Monday, August 25, 2014

The Ouse, the Ure, and the Ripon Canal


We left York once we had sent Ellen on her way and continued our travels on the non tidal part of the River Ouse. Then, a funny thing happens.

As you travel north you will go past the Ouse Beck.  Just north of the Beck this exact same river, no turns, no nothing, suddenly changes names and becomes the River Ure.  We followed the Ure until, because of the need to bypass a weir, we entered the Ripon Canal.  Traveling to its end, we are now moored in the town of Ripon, as far north into Yorkshire as the canal now travels.

Ripon is home to a stately, impressive and strangely elegant 7th century cathedral.  To think such a building could have been built 14 centuries ago amazes me (even with the changes made over time).  A testament to man's spirit,belief in his God, and desire to glorify that God.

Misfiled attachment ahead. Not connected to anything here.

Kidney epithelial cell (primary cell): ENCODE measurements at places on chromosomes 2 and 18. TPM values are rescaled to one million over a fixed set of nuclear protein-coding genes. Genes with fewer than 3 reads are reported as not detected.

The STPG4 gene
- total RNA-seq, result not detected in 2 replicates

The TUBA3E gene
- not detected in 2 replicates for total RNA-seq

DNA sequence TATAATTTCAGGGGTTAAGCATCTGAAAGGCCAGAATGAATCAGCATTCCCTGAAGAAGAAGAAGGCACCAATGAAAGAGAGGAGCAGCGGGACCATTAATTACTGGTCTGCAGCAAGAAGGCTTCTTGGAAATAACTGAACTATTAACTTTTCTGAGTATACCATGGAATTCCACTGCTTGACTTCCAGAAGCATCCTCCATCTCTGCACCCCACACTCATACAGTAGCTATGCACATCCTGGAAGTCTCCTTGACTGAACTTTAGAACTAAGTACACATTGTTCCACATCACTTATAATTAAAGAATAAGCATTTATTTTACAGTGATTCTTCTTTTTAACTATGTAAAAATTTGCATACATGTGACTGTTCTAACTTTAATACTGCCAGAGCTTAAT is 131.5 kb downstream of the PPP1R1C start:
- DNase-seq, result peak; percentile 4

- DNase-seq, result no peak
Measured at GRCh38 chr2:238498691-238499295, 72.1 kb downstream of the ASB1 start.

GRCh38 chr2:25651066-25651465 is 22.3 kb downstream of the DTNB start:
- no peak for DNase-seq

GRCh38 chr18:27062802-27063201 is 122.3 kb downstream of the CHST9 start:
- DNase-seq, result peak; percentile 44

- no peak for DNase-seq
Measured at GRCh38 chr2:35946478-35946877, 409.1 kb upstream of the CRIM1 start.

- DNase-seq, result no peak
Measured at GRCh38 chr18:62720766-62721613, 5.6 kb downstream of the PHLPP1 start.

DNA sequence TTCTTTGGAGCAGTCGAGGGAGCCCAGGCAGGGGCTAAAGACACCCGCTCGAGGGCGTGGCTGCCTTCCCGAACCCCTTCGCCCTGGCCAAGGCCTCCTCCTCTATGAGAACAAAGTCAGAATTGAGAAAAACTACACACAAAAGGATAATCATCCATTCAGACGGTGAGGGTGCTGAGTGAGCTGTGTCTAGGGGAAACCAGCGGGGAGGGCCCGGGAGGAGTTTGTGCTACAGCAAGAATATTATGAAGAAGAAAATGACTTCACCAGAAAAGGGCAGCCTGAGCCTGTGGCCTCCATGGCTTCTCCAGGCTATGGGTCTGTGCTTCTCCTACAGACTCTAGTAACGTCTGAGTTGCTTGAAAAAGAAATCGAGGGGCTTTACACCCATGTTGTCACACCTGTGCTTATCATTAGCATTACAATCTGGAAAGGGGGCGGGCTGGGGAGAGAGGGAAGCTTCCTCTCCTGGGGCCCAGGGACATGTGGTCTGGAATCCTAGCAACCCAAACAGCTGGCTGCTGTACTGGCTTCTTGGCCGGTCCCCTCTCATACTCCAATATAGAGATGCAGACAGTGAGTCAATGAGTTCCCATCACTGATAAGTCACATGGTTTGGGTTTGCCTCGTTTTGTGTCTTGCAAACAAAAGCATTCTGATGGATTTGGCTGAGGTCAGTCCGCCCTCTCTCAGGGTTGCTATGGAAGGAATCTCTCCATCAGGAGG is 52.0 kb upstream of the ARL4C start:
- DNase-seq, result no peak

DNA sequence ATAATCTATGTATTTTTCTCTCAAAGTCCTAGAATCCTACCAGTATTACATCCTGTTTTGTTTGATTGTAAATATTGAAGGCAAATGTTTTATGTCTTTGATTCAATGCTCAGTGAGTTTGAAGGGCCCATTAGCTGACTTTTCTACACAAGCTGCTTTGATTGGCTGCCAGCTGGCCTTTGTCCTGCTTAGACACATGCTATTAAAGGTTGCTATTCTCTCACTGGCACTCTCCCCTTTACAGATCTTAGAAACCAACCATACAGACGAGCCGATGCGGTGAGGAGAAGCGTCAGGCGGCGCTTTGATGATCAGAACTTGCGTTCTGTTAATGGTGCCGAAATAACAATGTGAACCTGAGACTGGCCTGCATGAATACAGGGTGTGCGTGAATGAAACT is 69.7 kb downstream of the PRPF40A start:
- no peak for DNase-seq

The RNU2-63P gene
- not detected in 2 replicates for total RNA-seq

In the center of the town market square stands this 300 year old, 90 ft high obelisk, towering over everything around it.  Markets have been held in this square for hundreds of years and are still a part of the city's attractions.

Every evening at 9pm the city's official Hornblower sounds the 'Setting of the Watch' to assure everyone that they are in safekeeping for the night - a ritual that has occurred every night for over 1,100 years. Every evening the Hornblower blows his horn at the four corners of the obelisk in Ripon Market.  Such a ritual was common across Britain for centuries but now only Ripon continues to do so.  It adds to the town's old world charm.

The horn has become the symbol of the city and represents Ripon on the Harrogate borough coat of arms.

City of Ripon, coat of arms

Ripon abounds with many quaint medieval streets (filled with fascinating shops and tearooms), and both Georgian and medieval buildings. My "job" tomorrow is to take myself off to visit this charming town and its wonderful buildings.  It's a tough life. :-)

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